Yea, can anyone give me a figure of how much ampage I would need on my 12v Rails to sustain this kind of monster? I know the current crossfire needs around 35A or 38A on the 12v Rails, now add in a third?......... 45-50A?........................... Think I'm gonna have to pass, I don't know of ANY single PSU that has that much ampage. Might be time to look into that second mini-PSU for gfx cards.......

RE: Two problems I see...
By Hypernova on 6/6/2006 9:47:40 AM , Rating: 2
Can't help but feel sorry for the power supply designers, their work is gonna be a living hell come next year.

RE: Two problems I see...
By peternelson on 6/6/2006 1:19:58 PM , Rating: 2

As a recent anandtech story pointed out, the next generation graphics cards will take even more power.

They said that psu makers were already working on 1000W, 1200W maybe 1400W to supply the needs of such monsters.

Therefore 3 current gen video cards should be powerable off those new psus when they come.

RE: Two problems I see...
By rrsurfer1 on 6/6/2006 10:04:27 AM , Rating: 2
I can't believe what some of the power requirements are. Competition certainly is causing ATI/NVIDIA to increase performance at any cost.

Just FYI - current is the correct word to use rather than "ampage". Current is measured in amps, and ampage sounds like voltage, so this is a common mistake.

RE: Two problems I see...
By schwinn8 on 6/6/2006 3:31:15 PM , Rating: 2
"ampage" is certainly wrong... but it doesn't have to be "current"... amperage is certainly a viable term, and a real word.

RE: Two problems I see...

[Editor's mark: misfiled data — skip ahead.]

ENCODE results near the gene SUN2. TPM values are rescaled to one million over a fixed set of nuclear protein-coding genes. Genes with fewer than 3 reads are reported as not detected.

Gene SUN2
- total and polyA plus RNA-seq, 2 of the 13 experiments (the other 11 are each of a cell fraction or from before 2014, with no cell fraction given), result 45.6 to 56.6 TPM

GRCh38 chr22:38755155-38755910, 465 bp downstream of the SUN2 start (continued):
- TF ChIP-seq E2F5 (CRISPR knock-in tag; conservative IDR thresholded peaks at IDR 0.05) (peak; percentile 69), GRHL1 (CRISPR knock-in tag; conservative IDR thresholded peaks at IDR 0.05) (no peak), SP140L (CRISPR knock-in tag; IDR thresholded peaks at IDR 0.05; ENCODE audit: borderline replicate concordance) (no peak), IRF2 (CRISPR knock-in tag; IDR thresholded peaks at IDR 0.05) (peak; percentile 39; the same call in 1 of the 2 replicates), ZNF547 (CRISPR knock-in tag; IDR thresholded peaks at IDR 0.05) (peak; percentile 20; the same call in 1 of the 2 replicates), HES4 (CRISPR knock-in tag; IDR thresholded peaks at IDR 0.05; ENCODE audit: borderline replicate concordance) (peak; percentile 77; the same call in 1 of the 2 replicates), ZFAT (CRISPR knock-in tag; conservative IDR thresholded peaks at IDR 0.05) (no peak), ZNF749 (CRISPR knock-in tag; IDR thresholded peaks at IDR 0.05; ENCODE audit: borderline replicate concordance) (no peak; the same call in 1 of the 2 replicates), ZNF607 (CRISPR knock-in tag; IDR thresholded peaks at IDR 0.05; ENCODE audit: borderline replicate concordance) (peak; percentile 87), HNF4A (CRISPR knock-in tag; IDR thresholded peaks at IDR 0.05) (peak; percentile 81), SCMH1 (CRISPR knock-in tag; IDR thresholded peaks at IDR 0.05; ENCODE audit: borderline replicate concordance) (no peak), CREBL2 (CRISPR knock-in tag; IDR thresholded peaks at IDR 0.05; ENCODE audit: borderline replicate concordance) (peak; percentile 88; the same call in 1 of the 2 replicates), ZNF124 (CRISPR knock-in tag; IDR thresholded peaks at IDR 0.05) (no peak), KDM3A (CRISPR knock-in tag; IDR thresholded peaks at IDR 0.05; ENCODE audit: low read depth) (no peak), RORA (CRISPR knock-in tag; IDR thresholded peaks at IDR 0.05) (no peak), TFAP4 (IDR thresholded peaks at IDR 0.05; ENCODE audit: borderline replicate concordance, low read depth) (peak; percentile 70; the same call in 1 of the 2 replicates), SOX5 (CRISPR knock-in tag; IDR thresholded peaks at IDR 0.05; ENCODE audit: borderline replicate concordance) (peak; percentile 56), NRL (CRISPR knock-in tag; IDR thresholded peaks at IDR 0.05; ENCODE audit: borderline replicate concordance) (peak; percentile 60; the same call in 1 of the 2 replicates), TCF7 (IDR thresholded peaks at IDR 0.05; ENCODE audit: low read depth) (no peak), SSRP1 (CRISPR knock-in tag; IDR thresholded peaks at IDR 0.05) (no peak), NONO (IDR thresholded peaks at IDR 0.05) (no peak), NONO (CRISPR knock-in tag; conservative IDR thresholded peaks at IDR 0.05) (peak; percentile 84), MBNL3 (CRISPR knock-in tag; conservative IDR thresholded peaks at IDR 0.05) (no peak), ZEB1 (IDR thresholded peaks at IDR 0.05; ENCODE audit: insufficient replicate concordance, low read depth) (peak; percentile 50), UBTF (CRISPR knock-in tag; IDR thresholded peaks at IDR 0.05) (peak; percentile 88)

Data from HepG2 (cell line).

By Thrawn on 6/6/2006 10:57:52 AM , Rating: 2
PC Power and Cooling makes a 1 Kilowatt PSU that could handle it as it supports 66A but it costs $500 so I don't think it is something that many people will use. I think their 850W unit could also barely support the setup.

RE: Two problems I see...
By ET on 6/6/2006 12:00:04 PM , Rating: 2
Frankly, the 3D decelerator was still the thing that impressed me most, for some reason. I'd seen Quake on SGI machines, and later I loved the Unreal graphics (including when running at 320x200 at 9fps on a Rage II+), but nothing to me was as impressive as seeing Tomb Raider bilinear filtered on a ViRGE.

RE: Two problems I see...
By ViRGE on 6/6/2006 4:47:10 PM , Rating: 2
I like your thinking.

RE: Two problems I see...
By fenderkb76 on 6/6/2006 6:54:09 PM , Rating: 2
The problem with two cores on one card for the purposes of SLI /Crossfire on one card is that it basically borrows PCIe lanes from the 2nd PCIe slot. I'm not sure that you would have full bandwidth on the empty PCIe slot. Some of the lanes would be used wouldn't they. I believe this will also depend on the chipset involved...dual 8x PCIe vs. dual 16 PCIe